The Utah Jazz will fly back to the Vivint Smart Home Arena for Games 3 and 4 with a homecourt advantage in their favor, after dismantling the Houston Rockets, 116-108, in the second match of their Western Conference semifinal tilt on Thursday.
Utah was off to a hot start, being up by as much as 19 in the first half, but the Houston Rockets regained the upper hand in the third quarter, led by James Harden (32 pts 11 ast 7 reb) and Chris Paul (23 pts 5 reb 3 stl). In the final canto, however, the Jazz pulled away on the strength of a 16-2 run that ultimately quenched any hope of a victory by the top-seeded Rockets.
While Houston was all about Harden, Paul, and Clint Capela (21 pts 11 reb 2 blk), Utah benefited from a balanced attack, with Joe Ingles at the forefront, scoring a playoff career-high 27 points. Yes, you read that right. Prized rookie Donovan Mitchell had a solid game (17 pts, 11 ast) that was plagued with inefficiency (6-21 fg), and star center Rudy Gobert put up a double-double (15-14) albeit only two points in the second half, so the Jazz needed their role players to pick up some of the offensive slack.
Indeed, the support personnel delivered, which resulted in six Utah players in double figures. Jae Crowder (15 pts 10 reb) and Alec Burks (17 pts 6 ast) may have chipped in with timely buckets, yet it was Ingles who stole the show. Although the Aussie finished with a plus-minus of -2, he still shot 10 out of 13 from the field (76.9%) and 7-9 from three-point territory (77.8%). Those numbers are definitely unsustainable, but Ingles has given his best Splash Brother impersonation since breaking out with the Jazz.
Since his rookie year in 2014-15, Ingles has averaged 41% from beyond the arc—fifth in NBA active three-point field-goal percentage leaders, only behind Stephen Curry, Kyle Korver, Klay Thompson, and Anthony Morrow. Two are among the greatest shooters in league history, one is a former All-Star (2015) and currently the Cleveland Cavaliers' top gunner, and the other was known for his range and nothing else. Face it, Ingles is a legit marksman in the NBA.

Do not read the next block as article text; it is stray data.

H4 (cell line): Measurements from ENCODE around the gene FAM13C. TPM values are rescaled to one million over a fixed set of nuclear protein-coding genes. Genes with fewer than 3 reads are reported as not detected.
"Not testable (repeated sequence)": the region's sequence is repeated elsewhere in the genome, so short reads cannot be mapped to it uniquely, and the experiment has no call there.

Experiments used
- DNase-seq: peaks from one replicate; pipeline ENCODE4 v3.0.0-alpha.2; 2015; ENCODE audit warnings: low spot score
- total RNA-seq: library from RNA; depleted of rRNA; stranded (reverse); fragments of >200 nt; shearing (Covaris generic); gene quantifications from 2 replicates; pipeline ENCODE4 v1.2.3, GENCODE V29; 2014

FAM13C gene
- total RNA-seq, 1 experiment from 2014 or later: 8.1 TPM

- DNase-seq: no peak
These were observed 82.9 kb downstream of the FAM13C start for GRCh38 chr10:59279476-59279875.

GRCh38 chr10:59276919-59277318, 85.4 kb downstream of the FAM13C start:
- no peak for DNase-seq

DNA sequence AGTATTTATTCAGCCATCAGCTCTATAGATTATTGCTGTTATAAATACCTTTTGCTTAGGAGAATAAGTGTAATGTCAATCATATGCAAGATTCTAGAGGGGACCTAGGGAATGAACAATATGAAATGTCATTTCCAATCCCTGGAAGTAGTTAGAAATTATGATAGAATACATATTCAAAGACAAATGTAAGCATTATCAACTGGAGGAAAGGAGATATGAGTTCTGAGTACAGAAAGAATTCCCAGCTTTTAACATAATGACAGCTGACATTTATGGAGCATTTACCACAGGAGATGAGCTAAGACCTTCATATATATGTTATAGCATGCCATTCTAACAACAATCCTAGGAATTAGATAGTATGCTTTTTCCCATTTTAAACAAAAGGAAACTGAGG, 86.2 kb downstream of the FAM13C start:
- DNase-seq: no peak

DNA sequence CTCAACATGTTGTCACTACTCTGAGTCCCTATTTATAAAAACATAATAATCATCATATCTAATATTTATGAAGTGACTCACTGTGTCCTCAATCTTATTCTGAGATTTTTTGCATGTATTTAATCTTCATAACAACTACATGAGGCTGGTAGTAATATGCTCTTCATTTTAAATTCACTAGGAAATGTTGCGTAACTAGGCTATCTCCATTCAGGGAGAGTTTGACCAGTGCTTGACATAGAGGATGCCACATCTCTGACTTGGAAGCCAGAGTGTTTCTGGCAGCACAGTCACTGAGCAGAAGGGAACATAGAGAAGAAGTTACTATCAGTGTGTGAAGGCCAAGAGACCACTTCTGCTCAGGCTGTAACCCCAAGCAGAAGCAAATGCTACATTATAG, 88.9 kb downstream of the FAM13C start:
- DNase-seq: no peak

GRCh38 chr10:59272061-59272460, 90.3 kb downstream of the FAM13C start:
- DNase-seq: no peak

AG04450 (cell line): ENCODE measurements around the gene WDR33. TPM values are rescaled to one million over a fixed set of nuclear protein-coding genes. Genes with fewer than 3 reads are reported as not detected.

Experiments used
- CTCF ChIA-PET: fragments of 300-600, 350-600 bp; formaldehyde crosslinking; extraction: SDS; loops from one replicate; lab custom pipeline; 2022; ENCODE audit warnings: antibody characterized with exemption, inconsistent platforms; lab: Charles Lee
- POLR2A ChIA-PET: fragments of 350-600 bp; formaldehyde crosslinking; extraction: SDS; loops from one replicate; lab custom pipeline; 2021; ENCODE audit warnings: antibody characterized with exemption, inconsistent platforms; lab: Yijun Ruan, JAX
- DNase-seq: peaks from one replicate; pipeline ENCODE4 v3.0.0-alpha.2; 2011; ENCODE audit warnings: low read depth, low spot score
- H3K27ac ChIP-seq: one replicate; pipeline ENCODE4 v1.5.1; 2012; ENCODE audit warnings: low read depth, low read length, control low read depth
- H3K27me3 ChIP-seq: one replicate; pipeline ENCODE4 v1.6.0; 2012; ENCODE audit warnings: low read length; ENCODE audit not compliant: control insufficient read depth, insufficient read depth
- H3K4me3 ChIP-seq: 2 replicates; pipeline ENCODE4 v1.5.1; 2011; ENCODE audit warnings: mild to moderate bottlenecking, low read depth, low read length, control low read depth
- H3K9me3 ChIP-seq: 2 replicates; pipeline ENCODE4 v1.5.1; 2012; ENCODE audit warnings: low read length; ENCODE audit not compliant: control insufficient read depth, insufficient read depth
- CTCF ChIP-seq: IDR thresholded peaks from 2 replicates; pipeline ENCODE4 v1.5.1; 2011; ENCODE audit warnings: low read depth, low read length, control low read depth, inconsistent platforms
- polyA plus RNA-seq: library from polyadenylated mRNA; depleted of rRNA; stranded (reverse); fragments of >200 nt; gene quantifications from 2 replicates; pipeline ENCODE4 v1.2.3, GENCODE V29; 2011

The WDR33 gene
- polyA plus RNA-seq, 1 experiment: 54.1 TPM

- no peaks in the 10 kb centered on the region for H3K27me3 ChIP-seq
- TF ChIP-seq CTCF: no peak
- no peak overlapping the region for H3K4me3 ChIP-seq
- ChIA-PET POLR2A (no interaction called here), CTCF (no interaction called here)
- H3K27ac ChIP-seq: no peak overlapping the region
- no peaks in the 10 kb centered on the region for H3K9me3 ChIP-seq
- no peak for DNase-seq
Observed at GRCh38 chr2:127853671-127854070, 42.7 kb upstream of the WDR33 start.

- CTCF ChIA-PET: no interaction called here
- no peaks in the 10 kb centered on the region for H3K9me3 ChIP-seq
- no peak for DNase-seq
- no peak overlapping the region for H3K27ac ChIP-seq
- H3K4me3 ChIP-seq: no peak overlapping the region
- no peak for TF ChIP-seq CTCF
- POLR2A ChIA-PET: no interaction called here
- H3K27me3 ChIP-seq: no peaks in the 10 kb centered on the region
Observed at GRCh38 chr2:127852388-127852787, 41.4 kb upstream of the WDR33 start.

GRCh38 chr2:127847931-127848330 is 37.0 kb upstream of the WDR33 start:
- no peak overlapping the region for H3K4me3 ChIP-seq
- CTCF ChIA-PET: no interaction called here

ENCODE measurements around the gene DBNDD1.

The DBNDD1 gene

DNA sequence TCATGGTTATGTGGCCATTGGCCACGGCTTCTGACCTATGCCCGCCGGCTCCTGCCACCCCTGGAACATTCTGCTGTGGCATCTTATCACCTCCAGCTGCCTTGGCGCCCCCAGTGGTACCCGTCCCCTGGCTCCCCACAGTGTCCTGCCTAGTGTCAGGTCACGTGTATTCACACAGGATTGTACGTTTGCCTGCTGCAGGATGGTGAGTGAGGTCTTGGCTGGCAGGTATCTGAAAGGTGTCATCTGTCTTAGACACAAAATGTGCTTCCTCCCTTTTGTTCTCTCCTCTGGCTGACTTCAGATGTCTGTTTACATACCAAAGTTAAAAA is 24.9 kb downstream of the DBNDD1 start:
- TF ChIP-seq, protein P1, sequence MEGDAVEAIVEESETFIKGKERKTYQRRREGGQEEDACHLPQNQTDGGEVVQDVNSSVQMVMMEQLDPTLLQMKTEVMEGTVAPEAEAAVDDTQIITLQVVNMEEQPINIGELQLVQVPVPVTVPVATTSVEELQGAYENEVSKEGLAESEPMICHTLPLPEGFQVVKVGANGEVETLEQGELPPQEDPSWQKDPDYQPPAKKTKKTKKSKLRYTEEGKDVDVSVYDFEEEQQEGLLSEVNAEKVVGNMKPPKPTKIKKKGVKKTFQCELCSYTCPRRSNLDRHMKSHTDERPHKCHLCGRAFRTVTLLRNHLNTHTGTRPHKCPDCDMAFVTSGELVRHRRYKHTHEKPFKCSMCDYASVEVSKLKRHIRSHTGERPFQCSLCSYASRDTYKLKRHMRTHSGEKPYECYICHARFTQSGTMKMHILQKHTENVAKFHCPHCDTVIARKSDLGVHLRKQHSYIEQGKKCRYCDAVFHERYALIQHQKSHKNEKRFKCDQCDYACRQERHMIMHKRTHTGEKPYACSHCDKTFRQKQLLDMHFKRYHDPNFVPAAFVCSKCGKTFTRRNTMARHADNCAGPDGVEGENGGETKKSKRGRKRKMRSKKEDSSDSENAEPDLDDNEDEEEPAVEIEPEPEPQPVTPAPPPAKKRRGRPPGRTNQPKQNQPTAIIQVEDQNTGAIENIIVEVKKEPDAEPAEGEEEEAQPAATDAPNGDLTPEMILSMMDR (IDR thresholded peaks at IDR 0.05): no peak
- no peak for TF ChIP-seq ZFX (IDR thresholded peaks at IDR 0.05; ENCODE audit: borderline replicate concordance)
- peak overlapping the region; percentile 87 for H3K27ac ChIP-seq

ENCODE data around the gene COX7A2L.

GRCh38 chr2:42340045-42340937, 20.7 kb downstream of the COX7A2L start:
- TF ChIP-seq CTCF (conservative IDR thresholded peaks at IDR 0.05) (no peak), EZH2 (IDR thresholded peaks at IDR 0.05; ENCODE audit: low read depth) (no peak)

He is far from a one-trick pony, though. Ingles routinely acts as second playmaker for Utah, orchestrating pick-and-rolls and making the right decisions. He is also an underrated defender, matching up to wings and even small-ball power forwards with his surprising foot speed and IQ of positioning himself in the right place at the right time in the Jazz defensive scheme.
Watch their first-round series against the Oklahoma City Thunder and see him hold his own against a bona fide star like Paul George, even limiting the latter to multiple games with single-digit fourth quarters. While it does help that Utah has a perennial Defensive Player of the Year candidate in Gobert and primary stoppers in Crowder and Ricky Rubio, make no mistake, Ingles is a vital cog in the No. 2 playoff defense (102.1, next to GSW's 99.9).
For a casual fan, Mitchell, Gobert, and Rubio may be the most recognizable names from the criminally underrated Jazz team. However, one could argue that Ingles is Utah's most important player—he's their best shooter, a smart defender, and a great passer. He is the epitome of how the team has been this postseason: deceptively boring due to coach Quin Snyder's system, but cunning enough to exploit the vulnerabilities of heavily favored squads.
If the Jazz are to beat Harden, Paul, and co. and advance to the Western Conference Finals, it will require everything from everyone in the roster. Fortunately, Utah has a Swiss army man like Joe Ingles who also has the ability to shoot the lights out.